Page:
The expression “It takes a whole village to raise a child” is one I completely believe to be true.
In my work in Malawi teaching infant massage, I have seen how women work together to support each other after birth; sharing practical tasks and chores, helping with childcare and even nursing each other’s babies. Despite hard poverty, the presence of a supportive collective of women makes life more manageable and is a key aspect of community life. Women have a period of confinement after birth to enable them to recover and return to their former strength. Babies are generally happy and contented and crying babies are not common as women respond to their babies needs immediately. The case in the West is generally the opposite as we tend promote the “individual” over the “collective” and we feel there is some kind of reward in being “independent” as soon as possible. This is the case for new mothers and babies as much parenting advice is around getting your baby to self soothe and regulate in a separate space to you. Although this may be a practical goal for many new mothers, this goes against many of a baby’s instincts who is designed to be in close proximity to his/her carer.
I would argue that new mothers must be supported and nurtured in order to support and nurture their babies. If they do not receive help, overwhelm and self doubt can set in. Dr Allen Schore (2002) says;
“A child’s first relationship, the one with his mother, acts as a template that permanently moulds the individual’s capacity to enter into all later emotional relationships”
Surely this means therefore, that as a society we should be supporting new mothers as much as possible so they can be emotional available and confident in their capacity as a parent. If mothers are children’s first teachers, we must support mothers as much as we can so they feel confident and empowered. Having a baby with colic is particularly challenging for new parents as babies cry for long periods and are difficult to settle. Having a break, being valued and supported is crucial to the emotional and mental health of a parent. Without rest and reassurance, there is a danger that a new parent will run out of patience and energy for their baby which can affect bonding and their relationship with their baby for the long term. The last thing a baby needs is for his/her parent to withdraw.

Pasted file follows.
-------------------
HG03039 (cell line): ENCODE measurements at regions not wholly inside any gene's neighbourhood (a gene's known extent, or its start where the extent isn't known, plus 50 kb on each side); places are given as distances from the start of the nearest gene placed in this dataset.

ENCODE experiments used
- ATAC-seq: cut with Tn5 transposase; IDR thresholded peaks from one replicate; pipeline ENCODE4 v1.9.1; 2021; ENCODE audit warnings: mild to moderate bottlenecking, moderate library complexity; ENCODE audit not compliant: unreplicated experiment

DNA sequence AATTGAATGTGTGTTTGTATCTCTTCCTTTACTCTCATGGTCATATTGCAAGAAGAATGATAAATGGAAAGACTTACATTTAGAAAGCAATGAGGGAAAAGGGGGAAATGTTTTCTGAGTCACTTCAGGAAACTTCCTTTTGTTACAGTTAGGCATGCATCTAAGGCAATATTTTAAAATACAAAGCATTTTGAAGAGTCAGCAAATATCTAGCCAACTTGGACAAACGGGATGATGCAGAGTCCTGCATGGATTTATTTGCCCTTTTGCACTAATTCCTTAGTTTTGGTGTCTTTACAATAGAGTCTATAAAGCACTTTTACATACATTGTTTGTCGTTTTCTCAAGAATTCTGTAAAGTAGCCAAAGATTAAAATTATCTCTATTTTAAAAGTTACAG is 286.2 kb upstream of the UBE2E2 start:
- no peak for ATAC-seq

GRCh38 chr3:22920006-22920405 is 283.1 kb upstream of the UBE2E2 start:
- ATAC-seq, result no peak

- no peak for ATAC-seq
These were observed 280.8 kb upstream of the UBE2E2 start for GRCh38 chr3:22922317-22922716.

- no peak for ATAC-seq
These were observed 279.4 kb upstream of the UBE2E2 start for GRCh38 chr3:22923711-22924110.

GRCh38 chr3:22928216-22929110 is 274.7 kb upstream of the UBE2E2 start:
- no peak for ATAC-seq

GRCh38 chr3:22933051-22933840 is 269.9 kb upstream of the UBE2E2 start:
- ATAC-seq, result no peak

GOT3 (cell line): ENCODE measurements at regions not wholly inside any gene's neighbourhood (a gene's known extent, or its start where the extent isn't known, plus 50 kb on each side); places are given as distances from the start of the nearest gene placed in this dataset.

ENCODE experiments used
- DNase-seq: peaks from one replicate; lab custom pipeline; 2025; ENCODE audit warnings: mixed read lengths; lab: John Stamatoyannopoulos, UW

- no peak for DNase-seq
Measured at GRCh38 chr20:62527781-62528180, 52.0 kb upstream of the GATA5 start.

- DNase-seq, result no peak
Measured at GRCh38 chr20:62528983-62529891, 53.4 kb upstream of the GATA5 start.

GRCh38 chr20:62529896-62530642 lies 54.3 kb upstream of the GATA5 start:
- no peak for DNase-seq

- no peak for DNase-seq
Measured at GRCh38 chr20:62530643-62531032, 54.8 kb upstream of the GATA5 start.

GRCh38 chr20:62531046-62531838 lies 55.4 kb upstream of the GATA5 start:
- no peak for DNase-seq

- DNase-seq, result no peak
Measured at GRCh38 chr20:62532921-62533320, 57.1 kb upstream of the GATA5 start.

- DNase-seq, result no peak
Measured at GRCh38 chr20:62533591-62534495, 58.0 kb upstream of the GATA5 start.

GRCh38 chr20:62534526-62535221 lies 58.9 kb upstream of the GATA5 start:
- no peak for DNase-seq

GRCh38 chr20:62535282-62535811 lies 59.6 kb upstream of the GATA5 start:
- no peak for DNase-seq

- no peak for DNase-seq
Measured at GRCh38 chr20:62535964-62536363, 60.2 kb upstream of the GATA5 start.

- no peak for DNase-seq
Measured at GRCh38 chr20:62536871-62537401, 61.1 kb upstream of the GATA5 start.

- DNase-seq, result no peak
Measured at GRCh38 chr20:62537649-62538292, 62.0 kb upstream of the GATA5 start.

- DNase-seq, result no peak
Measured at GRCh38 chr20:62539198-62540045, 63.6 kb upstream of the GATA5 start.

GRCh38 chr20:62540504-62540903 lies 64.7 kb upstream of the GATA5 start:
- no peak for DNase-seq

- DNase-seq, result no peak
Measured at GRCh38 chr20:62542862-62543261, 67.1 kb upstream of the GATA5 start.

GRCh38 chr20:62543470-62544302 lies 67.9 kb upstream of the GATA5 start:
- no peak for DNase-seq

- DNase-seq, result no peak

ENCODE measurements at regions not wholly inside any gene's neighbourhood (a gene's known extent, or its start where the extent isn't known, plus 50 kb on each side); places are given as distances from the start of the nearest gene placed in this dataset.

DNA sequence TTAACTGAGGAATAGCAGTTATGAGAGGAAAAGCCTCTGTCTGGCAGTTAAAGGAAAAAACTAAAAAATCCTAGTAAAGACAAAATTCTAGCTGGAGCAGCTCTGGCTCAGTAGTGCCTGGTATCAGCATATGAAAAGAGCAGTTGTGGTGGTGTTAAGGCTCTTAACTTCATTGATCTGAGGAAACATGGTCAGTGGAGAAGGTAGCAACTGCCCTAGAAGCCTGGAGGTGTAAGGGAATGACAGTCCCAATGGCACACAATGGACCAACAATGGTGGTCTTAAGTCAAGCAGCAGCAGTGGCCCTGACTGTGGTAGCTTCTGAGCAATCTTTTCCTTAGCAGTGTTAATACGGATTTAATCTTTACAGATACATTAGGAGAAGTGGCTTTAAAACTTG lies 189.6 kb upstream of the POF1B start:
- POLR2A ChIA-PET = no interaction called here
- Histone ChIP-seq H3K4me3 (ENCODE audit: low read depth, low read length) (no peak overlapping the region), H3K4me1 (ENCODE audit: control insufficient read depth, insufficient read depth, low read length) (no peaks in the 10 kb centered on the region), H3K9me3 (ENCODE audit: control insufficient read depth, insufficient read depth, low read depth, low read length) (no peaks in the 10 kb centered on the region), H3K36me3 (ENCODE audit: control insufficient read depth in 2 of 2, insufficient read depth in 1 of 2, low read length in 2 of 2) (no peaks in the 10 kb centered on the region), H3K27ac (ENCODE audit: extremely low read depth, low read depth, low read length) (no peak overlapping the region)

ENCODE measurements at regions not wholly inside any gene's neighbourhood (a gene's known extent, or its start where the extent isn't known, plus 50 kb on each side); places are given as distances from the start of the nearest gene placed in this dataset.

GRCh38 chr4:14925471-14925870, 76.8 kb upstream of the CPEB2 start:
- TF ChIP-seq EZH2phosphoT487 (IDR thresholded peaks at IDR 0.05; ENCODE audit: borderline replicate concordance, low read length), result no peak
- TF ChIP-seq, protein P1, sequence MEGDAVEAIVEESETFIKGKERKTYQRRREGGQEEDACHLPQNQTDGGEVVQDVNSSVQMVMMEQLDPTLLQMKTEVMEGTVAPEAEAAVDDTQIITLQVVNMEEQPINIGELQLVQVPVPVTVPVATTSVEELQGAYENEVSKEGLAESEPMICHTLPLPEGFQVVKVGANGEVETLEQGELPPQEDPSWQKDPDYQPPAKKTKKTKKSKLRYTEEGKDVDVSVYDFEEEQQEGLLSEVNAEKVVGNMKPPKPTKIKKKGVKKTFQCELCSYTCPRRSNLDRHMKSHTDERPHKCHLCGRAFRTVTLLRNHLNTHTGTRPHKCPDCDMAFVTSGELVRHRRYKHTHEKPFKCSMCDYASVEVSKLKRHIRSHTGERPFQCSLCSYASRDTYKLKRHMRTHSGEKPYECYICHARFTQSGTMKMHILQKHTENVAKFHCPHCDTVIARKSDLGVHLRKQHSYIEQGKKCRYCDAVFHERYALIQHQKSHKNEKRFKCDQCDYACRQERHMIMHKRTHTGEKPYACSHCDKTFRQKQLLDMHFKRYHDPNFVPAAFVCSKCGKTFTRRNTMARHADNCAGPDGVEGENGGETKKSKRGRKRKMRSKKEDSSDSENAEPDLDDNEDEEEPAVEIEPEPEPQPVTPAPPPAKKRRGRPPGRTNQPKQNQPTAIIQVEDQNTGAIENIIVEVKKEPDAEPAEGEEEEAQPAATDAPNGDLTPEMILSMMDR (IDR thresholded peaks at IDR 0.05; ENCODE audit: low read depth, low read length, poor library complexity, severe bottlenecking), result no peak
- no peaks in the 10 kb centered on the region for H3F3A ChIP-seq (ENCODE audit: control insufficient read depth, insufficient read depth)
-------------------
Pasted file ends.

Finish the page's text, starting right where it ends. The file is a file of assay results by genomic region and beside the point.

Finding your village
So how can you find your tribe? Family and friends are the obvious place to begin but sometimes this does not feel right or it’s too close to home. If you are adjusting to a new identity as a mother, you may feel conflicted in your relationship with your friends as you are not quite sure of yourself and how these relationships will evolve. There are some fantastic support groups online and locally, and we have listed some below for you. What is most important is to not be afraid to ask for help. The struggle is real when you have a baby with colic. Don’t think you are imagining it. Help and rest are vital.
Here are some pathways to your “village”;
An organisation providing immediate help from volunteer parent support workers 24 hours a day, seven days a week.
helpline: 0808 800 2222
National Childbirth Trust (NCT) is the largest UK charity for parents, giving accurate, impartial antenatal information and can introduce you to a network of local parents to gain practical and emotional support.
Mumsnet gives information and advice for parents, including news articles, forums and blogs.
Children’s Centres in your local area can support you through classes for you and your baby to attend.
How can we help
Studies have shown that infant massage can help you to reduce any feelings of disconnect with your baby as a result of coping with colic and crying. Touch can help you feel closer to your baby if you are finding things hard. Our local classes offer help, support and community. You are not alone and other parents stories help to “normalise” what you are experiencing. Infant massage and touch is so important for helping you feel attuned to your baby. I believe it’s a must for every new parent and baby.
The practice of infant massage provides the opportunity for parents to tune into their babies, communicate love and security and read their cues enables the crucial competent of bonding and and infant’s understanding of action/reaction and the foundations of empathy. The activation of the serve-and-return wiring in the brain, provide the basis of healthy brain architecture: particularly in relation to life-long mental well-being, empathy, emotional regulation, and cognitive skills (Feldman, Rosenthal & Eidelman, 2014; National Scientific Council on the Developing Child, 2004; World Health Organisation, 2004).
To find out more about how to learn how to soothe your baby with colic through infant massage online, visit our website and take a look at our Soothe Settle & Sleep online program. or find a local teacher online
I hope you have found this five part series on how to cope with colic useful. Check out the other parts in our blog and do share with anyone who might need help.
Remember Love Creates Love so reach out and help someone who needs support if this has inspired you.